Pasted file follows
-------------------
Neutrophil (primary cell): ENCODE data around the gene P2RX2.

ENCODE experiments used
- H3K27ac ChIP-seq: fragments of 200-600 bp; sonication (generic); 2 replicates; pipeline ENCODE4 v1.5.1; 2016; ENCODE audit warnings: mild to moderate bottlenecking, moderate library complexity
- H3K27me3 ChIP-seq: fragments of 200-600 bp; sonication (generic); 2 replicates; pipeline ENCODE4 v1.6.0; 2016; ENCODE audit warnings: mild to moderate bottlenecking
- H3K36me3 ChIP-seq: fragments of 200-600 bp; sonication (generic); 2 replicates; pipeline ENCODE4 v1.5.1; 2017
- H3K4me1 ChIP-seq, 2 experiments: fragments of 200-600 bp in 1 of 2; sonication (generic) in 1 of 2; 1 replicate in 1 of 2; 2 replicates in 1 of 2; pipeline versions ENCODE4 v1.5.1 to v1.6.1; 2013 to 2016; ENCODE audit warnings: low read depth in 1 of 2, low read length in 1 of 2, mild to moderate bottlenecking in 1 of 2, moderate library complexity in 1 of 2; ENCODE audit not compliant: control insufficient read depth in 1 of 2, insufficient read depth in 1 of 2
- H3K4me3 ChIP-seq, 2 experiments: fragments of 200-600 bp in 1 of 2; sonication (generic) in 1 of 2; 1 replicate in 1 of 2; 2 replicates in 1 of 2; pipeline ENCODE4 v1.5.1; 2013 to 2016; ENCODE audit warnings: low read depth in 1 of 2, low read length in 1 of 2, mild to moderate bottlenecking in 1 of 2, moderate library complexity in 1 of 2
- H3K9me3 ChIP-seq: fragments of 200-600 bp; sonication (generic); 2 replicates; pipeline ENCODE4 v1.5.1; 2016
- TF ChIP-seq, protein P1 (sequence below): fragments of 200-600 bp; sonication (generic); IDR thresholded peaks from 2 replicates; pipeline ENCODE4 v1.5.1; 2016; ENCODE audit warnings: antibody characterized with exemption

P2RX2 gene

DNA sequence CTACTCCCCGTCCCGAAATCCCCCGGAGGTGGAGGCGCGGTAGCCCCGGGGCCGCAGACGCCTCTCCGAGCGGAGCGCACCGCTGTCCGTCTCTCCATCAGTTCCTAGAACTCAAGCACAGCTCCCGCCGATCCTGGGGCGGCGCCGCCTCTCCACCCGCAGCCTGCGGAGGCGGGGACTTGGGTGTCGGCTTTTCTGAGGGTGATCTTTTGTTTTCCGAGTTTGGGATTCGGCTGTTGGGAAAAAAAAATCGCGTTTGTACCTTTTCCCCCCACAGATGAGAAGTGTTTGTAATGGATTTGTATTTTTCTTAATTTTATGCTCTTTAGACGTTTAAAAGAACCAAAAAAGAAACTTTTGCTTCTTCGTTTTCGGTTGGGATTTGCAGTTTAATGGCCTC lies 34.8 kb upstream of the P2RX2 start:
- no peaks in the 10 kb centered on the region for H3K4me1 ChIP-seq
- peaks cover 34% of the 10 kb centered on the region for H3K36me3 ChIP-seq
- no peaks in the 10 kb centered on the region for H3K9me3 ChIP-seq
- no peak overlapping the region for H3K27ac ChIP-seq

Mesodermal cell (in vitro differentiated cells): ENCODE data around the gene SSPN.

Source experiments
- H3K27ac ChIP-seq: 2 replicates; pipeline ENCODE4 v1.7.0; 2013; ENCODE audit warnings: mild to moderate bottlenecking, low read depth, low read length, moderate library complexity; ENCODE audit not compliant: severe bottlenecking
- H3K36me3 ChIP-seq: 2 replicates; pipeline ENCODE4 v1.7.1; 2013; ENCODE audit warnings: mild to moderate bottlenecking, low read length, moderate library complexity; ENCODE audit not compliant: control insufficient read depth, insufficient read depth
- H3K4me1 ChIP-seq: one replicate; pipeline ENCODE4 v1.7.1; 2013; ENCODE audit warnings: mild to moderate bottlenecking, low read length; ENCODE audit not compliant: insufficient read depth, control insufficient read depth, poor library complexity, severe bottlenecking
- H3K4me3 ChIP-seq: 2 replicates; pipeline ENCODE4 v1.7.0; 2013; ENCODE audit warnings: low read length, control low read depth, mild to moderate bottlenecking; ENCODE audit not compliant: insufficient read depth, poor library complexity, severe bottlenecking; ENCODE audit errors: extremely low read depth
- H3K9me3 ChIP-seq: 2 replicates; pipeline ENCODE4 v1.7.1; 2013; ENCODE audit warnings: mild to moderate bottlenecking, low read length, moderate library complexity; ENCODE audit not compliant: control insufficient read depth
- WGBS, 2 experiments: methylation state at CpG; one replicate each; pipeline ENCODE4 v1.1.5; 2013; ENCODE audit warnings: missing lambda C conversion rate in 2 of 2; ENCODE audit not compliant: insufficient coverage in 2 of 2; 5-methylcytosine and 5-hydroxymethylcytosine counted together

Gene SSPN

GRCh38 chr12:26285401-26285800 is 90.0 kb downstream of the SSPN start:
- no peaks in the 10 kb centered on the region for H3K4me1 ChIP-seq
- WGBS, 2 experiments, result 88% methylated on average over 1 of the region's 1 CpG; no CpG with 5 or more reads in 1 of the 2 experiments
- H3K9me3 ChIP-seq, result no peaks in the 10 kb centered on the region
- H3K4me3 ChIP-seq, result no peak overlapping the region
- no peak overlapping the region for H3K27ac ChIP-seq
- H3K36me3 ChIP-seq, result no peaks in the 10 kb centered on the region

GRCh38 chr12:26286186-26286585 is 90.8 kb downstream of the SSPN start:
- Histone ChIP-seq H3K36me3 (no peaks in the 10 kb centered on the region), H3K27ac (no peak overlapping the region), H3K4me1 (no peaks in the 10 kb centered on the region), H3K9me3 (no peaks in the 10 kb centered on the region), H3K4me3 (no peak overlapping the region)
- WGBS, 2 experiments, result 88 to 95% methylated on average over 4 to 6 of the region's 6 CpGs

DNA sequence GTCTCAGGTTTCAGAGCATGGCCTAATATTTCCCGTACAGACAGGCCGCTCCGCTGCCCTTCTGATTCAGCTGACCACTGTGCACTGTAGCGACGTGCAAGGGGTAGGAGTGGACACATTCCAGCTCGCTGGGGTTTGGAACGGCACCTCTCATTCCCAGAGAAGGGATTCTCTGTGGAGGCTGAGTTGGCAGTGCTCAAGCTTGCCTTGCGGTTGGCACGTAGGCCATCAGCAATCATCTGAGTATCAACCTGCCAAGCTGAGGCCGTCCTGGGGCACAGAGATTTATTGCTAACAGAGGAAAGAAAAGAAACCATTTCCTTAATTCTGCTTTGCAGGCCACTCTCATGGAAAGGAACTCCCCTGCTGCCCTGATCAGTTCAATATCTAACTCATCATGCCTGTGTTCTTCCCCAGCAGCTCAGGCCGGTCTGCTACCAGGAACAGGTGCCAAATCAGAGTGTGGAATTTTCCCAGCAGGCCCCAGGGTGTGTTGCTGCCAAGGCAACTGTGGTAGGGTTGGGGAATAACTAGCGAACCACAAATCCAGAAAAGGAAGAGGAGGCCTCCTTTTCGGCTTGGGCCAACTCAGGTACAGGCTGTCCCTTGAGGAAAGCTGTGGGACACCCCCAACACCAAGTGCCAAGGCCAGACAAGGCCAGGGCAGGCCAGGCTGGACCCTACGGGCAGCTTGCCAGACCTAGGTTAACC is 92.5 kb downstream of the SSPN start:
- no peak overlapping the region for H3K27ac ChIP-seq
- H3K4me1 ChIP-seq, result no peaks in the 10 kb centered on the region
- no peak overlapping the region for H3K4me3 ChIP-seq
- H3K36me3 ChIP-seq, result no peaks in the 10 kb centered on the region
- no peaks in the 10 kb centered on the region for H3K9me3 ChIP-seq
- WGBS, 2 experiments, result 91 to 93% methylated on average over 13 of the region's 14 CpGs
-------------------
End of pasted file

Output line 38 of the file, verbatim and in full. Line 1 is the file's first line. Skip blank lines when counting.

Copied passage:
- no peak overlapping the region for H3K4me3 ChIP-seq